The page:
The first leasing phase for Louisville's Kestrel affordable housing complex will begin this spring and continue throughout most of 2017, Boulder County officials announced this week.
The demand for the $77.8 million project, which calls for up to 200 housing units and roughly 65,000 square feet of commercial space atop, has highlighted the increasing need for such housing in the region.
So far, the Boulder County Housing Authority has received about 510 applications, according to Boulder County Housing and Human Services spokesman Jim Williams, who added that they expect more than 600 applications for the 200-unit complex.
"I would say it's probably about (the amount applicants expected)," Williams said Wednesday. "We haven't done a lot of advertising — we've done very targeted outreach to those who have already expressed interest in affordable housing."
Construction on the site began earlier this month and comes as Boulder County scrambles to fill the urgent need for affordable housing throughout the region.
In November, the Boulder County Housing Authority (BCHA) received a windfall of applications on the first day they became available, prompting mixed reactions from some officials.
"(We received) 200 applications on the first day," Norrie Boyd, planning division manager for BCHA said at the time. "Which makes me a bit happy and sad because the demand for affordable housing is really difficult for us to manage."
According to 2015's data, listing for one-bedroom units less than $900 per month and two-bedroom units less than $1,800 per month — considered "affordable," at around 30 percent of the average Boulder County renter's $37,789 income — made up less than a quarter of the county's total available apartments.
Boulder Housing Partners, which provides affordable rentals to Boulder residents, predicts that if rents continue to increase at their current pace, by 2020, individuals making less than $30,000 a year will not be able to find a rental unit without housing assistance, according to executive director Betsey Martens.
One Kestrel resident can earn up to $39,840 and qualify to rent one-bedroom apartments in the complex, according to Boulder County guidelines. One-bedroom apartments will rent for $1,063 per month, up to $1,479 for a three-bedroom option.
Two residents can make up to $45,540 and qualify to rent in the complex, according to the Boulder County Housing Authority. A family of four can earn up to $56,880.
"Affordable housing is something that we have been looking at for the past several years as housing prices continue to rise all across Boulder County," Williams said. "The east side of Boulder County has seen tremendous increases in both the cost of purchasing a house and renting an apartment.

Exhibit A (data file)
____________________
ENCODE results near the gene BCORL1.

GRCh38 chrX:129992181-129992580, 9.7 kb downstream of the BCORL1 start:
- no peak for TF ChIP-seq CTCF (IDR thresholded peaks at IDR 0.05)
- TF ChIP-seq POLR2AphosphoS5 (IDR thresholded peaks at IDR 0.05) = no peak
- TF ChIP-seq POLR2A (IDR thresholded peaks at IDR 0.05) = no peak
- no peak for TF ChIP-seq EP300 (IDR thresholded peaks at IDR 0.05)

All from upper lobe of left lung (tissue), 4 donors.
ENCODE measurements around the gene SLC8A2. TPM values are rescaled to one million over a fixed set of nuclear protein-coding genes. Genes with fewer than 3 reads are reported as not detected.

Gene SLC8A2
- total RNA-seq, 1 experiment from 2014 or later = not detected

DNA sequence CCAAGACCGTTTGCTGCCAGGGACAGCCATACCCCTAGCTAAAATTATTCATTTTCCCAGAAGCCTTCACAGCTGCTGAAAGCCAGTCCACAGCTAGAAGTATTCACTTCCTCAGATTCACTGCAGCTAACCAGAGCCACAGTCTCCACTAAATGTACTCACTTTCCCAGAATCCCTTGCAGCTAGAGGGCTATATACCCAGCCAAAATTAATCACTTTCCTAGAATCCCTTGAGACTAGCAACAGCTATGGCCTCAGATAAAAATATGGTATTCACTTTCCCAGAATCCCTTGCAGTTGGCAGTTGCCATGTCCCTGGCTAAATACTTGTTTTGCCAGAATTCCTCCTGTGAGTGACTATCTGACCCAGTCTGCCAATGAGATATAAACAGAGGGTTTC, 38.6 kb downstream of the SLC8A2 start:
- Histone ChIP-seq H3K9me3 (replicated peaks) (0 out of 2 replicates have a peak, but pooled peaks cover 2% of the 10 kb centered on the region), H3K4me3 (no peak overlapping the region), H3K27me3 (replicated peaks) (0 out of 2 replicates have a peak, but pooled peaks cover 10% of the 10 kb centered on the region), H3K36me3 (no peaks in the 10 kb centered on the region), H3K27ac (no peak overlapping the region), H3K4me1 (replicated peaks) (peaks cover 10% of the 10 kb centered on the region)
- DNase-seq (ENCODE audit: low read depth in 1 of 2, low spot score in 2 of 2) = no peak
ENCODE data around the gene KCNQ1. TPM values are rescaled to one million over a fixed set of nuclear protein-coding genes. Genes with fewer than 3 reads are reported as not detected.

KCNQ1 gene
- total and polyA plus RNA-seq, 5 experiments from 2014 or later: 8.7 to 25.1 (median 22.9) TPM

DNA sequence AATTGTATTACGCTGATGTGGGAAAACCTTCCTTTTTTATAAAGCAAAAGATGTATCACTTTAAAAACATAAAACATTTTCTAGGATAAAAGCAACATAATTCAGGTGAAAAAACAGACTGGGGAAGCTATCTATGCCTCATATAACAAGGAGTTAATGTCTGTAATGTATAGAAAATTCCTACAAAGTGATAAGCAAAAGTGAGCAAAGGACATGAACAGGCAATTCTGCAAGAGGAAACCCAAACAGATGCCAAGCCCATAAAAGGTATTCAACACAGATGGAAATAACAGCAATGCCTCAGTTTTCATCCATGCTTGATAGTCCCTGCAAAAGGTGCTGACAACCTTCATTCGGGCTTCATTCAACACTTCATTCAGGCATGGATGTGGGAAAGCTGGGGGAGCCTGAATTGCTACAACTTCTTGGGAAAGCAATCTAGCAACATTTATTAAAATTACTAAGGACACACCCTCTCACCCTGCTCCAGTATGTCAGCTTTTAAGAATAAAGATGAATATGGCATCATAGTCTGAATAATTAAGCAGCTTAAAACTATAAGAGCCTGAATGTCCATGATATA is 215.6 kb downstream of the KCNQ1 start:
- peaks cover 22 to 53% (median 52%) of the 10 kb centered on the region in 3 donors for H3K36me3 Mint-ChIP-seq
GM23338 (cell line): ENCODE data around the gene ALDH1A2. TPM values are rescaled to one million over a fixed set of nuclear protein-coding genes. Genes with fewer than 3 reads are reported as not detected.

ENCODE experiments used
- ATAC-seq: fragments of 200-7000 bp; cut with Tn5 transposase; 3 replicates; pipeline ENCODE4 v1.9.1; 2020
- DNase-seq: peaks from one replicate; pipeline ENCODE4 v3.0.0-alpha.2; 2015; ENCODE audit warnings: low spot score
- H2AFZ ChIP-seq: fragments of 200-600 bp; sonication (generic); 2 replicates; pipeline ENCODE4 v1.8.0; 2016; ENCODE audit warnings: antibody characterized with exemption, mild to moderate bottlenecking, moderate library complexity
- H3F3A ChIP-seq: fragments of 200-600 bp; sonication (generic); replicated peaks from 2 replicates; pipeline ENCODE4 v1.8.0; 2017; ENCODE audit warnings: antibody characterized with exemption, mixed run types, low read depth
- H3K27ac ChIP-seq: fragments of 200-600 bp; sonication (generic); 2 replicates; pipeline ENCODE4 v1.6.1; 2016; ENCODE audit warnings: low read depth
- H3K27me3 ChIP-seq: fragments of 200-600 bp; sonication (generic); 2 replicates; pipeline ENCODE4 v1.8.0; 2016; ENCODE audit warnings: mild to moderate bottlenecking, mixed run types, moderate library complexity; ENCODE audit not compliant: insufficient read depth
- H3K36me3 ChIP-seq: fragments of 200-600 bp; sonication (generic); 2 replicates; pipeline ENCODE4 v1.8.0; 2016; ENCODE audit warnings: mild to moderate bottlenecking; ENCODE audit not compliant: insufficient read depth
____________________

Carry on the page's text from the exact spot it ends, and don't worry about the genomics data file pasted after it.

"We know that right around 40,000 people live in households where more than half of their income is spent on rent," he added, "and we expect that that has a fairly high concentration in east Boulder County."
Phase one of the project's leasing will be in the mixed-age portion of the community, where 22 homes will lease beginning April 21, and then another 20 homes with start dates on or about May 1, according to Williams.
Phase two will feature another 18 mixed-age homes leasing on or about July 1, and additional leasing phases in the fall will include housing for seniors (71 units) and mixed-age families and individuals (69 units).
Residents who were displaced by the 2013 flood will be given first preference and moved ahead on the wait list for housing in the Kestrel project, officials said. Other preferences will be given to current residents, employees of businesses or governmental entities located in Louisville.
About 1,280 Louisville residents live in poverty, according to the most recent U.S. Census data, and 65 percent of Louisville residents are "rent-burdened," a term attributed to those who spend 30 percent or more of their income on their rent.
With the median monthly rental rate in Louisville hovering around $2,200, according to the latest Boulder County estimates, residents have been quick to jump on much-needed affordable housing.
"The big driving forces behind the cost of housing here in Boulder County is just the general lack of available land to build new housing on and a general lack of affordable housing across the county," Williams said.
Anthony Hahn: 303-473-1422, email@example.com or twitter.com/_anthonyhahn
Our editors found this article on this site using Google and regenerated it for our readers.
Heroic deed- Dog saves family from fire
French presidential candidate Fillon stays in...
View from America as immigrants head north |...
French artist emerges from a rock after spending...
Can you solve the mystery of this afflicted St....
Deadly tornadoes sweep across the Midwest
Ryan Zinke confirmed as Interior secretary
'Legends': Cleveland's Mikey Arnold captures...
Medina County auditor releases financial and...
Watch Ash Wednesday Mass at Cathedral of Saint...
From severe thunderstorms today to snow Thursday:...
Akron man pistol-whipped during attack outside...